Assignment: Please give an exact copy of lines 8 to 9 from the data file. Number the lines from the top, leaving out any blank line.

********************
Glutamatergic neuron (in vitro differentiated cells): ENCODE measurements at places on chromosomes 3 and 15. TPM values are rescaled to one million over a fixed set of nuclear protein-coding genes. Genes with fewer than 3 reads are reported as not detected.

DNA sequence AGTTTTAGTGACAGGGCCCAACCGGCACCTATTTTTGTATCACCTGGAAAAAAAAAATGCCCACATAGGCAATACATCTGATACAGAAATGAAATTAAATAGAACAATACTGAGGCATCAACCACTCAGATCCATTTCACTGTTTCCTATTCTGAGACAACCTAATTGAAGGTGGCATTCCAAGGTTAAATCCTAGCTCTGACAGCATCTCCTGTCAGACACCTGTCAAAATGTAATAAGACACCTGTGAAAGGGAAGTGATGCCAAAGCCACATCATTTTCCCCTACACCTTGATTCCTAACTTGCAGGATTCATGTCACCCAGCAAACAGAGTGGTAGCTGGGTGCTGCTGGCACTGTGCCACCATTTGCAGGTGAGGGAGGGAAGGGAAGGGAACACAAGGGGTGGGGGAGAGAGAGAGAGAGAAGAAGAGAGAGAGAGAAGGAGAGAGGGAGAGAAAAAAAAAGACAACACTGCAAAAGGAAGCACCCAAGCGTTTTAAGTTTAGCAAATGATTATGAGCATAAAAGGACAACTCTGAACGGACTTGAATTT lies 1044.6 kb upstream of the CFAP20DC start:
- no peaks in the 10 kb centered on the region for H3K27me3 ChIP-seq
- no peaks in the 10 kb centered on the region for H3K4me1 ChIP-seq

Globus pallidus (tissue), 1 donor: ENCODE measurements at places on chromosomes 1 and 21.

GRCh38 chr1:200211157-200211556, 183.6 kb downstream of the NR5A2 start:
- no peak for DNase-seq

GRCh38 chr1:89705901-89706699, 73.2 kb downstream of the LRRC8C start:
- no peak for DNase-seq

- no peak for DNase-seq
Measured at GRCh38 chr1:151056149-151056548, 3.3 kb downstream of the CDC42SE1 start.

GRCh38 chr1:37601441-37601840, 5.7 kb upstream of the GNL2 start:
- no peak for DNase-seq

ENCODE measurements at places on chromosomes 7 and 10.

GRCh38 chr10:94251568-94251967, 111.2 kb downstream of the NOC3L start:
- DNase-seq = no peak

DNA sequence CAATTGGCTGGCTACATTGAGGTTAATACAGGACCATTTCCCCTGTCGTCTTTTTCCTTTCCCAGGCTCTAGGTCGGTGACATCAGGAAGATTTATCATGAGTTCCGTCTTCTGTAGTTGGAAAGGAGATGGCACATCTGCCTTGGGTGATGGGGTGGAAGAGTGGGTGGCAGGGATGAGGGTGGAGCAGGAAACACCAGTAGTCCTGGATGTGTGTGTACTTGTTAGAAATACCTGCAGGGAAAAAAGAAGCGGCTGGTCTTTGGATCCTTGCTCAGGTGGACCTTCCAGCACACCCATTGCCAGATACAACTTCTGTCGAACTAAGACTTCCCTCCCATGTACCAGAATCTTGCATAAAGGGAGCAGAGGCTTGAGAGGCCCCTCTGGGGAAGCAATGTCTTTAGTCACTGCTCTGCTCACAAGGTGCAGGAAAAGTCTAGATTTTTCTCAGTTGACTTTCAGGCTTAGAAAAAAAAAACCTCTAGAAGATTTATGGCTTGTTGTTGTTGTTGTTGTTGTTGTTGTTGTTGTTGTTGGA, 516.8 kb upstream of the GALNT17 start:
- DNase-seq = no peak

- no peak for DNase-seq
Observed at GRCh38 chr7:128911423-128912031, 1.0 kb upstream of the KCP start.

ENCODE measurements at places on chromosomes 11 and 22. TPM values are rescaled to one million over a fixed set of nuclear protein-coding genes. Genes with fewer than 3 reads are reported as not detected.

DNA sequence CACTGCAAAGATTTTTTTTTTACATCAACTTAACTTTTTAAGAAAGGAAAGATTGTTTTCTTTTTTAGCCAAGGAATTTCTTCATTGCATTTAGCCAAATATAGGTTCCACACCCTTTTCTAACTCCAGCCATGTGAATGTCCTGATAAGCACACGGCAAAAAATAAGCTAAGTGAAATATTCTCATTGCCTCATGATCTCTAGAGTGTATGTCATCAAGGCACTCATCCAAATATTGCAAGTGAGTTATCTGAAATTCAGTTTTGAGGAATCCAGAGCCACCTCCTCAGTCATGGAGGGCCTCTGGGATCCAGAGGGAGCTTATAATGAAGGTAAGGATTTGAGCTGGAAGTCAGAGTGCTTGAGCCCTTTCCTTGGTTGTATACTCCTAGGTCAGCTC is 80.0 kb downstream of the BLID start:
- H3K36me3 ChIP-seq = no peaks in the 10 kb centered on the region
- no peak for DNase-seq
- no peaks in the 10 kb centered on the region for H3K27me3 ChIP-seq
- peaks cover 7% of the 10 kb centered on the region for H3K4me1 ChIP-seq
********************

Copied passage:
GRCh38 chr1:89705901-89706699, 73.2 kb downstream of the LRRC8C start:
- no peak for DNase-seq